A New(?) Way to Visualize Numbers

After I saw Matt Henderson’s visual demonstration of how the geometric series 1/4 + 1/16 + 1/64 . . . adds to 1/3, I thought about how to generalize this for any geometric series. This led to a way to visualize any real number from its decimal representation. As far as I know it’s original.

Start with a circle.  Let’s say that its area represents one unit.  Imagine an infinite sequence of smaller concentric circles inside it. Each of these has 1/10 the area of the next larger circle. The spaces between the circles form bands or rings.

Nine radial lines divide each band into nine equal parts. Each segment in the outer band has one-tenth the area of the whole circle.  For the band just inside this one, each segment has .01 the area of the whole circle, and then .001, and so on as we move inward.

We could also move outward. Draw a new circle around the original circle such that its area is ten units. Each of the nine segments of this new outer band has an area of 1.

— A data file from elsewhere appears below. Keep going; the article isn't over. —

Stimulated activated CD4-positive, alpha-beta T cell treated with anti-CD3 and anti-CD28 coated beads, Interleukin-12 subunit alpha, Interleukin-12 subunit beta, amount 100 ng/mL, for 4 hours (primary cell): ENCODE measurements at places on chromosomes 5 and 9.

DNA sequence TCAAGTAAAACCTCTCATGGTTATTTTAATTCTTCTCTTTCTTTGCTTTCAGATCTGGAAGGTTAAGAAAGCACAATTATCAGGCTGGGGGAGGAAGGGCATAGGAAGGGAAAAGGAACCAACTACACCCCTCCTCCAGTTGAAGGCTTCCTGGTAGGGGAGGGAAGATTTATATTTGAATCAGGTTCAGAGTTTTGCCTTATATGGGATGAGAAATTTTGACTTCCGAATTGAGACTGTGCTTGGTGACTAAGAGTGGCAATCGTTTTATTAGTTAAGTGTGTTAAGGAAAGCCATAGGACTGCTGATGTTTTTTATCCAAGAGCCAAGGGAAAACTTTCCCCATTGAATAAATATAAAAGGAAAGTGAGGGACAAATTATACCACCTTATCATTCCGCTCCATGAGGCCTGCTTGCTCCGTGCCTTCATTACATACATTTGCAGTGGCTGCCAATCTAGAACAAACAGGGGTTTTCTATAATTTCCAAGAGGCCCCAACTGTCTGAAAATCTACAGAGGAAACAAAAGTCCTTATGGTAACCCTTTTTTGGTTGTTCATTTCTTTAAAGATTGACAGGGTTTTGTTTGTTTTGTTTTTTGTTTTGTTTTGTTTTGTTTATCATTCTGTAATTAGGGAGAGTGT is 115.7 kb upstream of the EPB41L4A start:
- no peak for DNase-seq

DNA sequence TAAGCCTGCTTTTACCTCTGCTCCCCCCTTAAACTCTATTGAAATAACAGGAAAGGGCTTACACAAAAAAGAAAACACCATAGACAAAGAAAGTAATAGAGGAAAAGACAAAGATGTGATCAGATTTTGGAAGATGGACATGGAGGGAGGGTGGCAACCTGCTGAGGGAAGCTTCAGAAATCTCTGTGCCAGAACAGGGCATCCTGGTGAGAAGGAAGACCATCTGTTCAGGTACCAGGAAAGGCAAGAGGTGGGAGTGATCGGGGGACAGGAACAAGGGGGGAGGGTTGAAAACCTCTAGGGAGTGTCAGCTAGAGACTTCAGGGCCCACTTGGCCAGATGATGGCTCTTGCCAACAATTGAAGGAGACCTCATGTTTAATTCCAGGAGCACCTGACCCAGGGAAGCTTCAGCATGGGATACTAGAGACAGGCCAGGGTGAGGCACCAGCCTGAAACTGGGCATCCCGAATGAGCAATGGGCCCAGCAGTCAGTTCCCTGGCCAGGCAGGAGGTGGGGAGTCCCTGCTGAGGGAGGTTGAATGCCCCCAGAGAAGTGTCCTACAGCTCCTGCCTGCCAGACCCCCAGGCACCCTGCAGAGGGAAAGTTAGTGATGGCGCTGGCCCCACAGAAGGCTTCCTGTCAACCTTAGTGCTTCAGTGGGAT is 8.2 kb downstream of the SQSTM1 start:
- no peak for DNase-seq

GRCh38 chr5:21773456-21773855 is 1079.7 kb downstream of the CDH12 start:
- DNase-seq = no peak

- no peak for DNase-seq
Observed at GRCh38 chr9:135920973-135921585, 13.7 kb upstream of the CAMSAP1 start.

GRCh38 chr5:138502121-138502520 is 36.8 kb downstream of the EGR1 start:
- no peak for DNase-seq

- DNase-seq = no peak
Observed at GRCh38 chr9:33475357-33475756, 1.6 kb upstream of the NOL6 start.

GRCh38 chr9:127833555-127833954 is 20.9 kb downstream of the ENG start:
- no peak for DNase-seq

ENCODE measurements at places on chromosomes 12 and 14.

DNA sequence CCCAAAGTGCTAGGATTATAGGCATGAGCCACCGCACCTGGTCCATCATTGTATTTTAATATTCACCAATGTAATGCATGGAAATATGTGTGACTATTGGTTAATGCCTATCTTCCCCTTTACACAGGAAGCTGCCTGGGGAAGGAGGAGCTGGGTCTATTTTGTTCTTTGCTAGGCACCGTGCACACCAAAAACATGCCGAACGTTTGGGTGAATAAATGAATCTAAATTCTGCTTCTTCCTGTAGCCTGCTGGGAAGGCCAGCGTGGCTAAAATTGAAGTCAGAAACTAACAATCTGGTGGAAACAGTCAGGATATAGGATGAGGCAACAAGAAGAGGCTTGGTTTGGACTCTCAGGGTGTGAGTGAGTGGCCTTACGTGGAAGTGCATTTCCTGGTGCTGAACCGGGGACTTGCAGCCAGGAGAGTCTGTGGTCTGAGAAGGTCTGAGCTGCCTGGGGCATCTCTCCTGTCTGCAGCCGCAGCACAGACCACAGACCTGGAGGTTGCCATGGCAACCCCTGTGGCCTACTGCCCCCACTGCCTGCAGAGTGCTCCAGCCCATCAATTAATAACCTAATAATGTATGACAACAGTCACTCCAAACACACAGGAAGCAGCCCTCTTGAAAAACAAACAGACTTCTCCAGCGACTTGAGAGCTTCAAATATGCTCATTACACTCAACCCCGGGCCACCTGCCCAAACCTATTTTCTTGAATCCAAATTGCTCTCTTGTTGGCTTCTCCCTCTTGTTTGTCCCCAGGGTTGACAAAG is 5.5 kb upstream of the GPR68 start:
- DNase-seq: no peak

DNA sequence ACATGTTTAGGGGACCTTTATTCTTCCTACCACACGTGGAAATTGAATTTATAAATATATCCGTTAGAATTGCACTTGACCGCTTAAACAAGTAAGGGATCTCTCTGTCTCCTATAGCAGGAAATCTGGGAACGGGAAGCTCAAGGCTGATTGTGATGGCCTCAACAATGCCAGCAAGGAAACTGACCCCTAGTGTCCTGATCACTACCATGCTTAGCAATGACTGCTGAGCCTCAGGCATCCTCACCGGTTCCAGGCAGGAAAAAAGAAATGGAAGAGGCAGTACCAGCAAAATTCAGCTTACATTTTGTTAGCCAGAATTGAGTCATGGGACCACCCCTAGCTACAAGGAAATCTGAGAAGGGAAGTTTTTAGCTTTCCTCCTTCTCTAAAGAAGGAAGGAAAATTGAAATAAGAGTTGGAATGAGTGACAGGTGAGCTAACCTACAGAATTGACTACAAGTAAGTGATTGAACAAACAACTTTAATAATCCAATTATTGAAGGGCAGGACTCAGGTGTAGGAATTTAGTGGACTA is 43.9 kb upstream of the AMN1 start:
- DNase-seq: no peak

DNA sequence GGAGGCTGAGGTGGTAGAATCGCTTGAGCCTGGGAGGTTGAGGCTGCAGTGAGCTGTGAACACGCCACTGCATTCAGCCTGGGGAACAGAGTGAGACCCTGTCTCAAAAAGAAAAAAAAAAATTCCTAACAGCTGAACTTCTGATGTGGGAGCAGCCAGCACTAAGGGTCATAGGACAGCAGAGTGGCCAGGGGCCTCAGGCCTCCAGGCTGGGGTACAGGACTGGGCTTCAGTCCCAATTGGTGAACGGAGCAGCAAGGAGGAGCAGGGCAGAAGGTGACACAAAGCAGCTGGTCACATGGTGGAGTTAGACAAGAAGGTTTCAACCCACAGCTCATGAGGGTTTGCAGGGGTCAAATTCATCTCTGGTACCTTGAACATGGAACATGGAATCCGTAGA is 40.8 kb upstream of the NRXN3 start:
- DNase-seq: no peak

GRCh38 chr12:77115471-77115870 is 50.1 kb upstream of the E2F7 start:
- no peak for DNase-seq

To represent π, we could color 3 of these outer segments (each with area 1), then 1 of the .1 area segments in the next inner band. After that, we color 4 of the .01 are segments, and so on.  As we go, we build  3.14159 . . . .

With this approach, we can represent any real number, whether rational or irrational. Although the number of segments available for coloring is a countable infinity, the number of numbers that can be represented is uncountable, as Cantor showed.

I asked Matt to see what he could do with this idea. Here is his hypnotic animation of π as we zoom in to smaller and smaller scales:

Update: I should also point out that this kind of visualization could help explain the properties of repeating decimals. For example, 0.333… would correspond to three colored segments in each band, forming a wedge equal to 1/3 of the total.

If two digits repeat, say with .010101…, then we need to use circles whose areas shrink by hundredths instead of tenths. Each band would be 99 times larger than the circle it surrounds.  We would use 99 radial lines to divide each band into 99 very thin pieces. For .010101…, we would color one segment of each band, creating a wedge equal to 1/99 of the whole.

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